I imagine that, at one time or another, each of us has known people who love to plays mind games on others; people whose need to one up another makes for toxic relationships.

Hopefully, you have excised those people from your lives.

But, boy, do we love to read about them.

Here are some novels that revolve around emotional terrorists. I reviewed each of these books this past year and am quoting from some of my reviews.

Take Gone Girl by Gillian Flynn. On the surface, Nick and Amy Dunne have a perfect marriage. Then Amy disappears on their fifth anniversary and what some may see as a sublime life begins to crumble. The couple’s individual personalities emerge, especially showing Amy to be an emotional terrorist, overly obsessed with being perfect and having her own way. Flynn’s unpredictable plot of Gone Girl careens down an emotional highway.

omaratim_sacrificefly2.jpgIn Laura Lippman’s And When She Was Good, Heloise Lewis is a suburban madam who operates a successful prostitution ring, falling into the career because she felt that line of work was her only option. Confident, unashamed, and devoted to her son, Heloise, nevertheless, is a victim of an emotional terrorist who could destroy her world in an instance. Without glamorizing or judging prostitution, Lippman delivers an insightful character study of a woman who has learned self-preservation at all costs. To free herself of this terrorist, Heloise must realize that her options in life are limitless. Lippman's I'd Know You Anywhere also features an emotional terrorist.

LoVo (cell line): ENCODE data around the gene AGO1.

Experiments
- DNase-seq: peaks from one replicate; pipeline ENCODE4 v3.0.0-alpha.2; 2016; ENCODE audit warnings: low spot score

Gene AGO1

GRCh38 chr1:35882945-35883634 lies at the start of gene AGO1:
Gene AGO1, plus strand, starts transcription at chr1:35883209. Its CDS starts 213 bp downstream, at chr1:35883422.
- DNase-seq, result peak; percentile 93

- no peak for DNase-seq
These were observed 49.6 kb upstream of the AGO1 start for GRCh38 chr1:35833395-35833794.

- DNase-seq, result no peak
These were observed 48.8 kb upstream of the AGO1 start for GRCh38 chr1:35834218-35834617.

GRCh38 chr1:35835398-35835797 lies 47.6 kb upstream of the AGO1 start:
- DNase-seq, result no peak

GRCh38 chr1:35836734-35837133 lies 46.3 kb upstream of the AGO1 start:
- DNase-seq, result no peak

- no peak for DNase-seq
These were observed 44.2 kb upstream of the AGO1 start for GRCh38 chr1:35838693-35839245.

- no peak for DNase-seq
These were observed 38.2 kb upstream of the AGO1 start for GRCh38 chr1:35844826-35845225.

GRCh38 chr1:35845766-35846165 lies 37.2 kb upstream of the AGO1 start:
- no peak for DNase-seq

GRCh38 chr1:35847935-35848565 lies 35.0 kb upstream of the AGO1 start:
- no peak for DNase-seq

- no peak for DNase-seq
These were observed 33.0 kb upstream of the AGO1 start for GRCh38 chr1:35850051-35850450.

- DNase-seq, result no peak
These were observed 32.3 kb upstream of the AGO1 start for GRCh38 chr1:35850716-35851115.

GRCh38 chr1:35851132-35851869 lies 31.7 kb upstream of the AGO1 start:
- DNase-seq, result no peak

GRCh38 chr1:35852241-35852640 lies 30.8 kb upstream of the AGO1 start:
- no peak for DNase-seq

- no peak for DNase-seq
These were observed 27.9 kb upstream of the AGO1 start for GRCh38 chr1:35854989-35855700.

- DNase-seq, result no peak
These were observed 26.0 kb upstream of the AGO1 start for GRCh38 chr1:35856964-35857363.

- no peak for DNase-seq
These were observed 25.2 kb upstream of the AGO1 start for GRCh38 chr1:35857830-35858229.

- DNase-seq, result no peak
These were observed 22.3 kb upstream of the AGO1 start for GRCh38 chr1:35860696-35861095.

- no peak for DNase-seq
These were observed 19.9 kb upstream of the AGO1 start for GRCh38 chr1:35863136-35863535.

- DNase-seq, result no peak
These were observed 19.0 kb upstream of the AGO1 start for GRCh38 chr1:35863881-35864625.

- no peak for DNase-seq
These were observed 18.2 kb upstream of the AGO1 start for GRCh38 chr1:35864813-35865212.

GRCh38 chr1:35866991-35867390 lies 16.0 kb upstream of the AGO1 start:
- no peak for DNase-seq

In Michael Connelly’s The Black Box, LAPD detective Harry Bosch investigates a 20-year-old crime. Harry comes across a set of villains who are bond together by an emotional terrorist. (The latest issue of Mystery Scene features a profile of Connelly.)

As a teacher in a tough Brooklyn school, Raymond Donne meets a lot of kids, and families, held together by emotional terrorists, as Tim O’Mara shows in his exciting debut Sacrifice Fly. Whether these “terrorists” use physical, sexual or verbal abuse, the result is often the same: Children who cannot move forward, families forever stuck in horrible situations.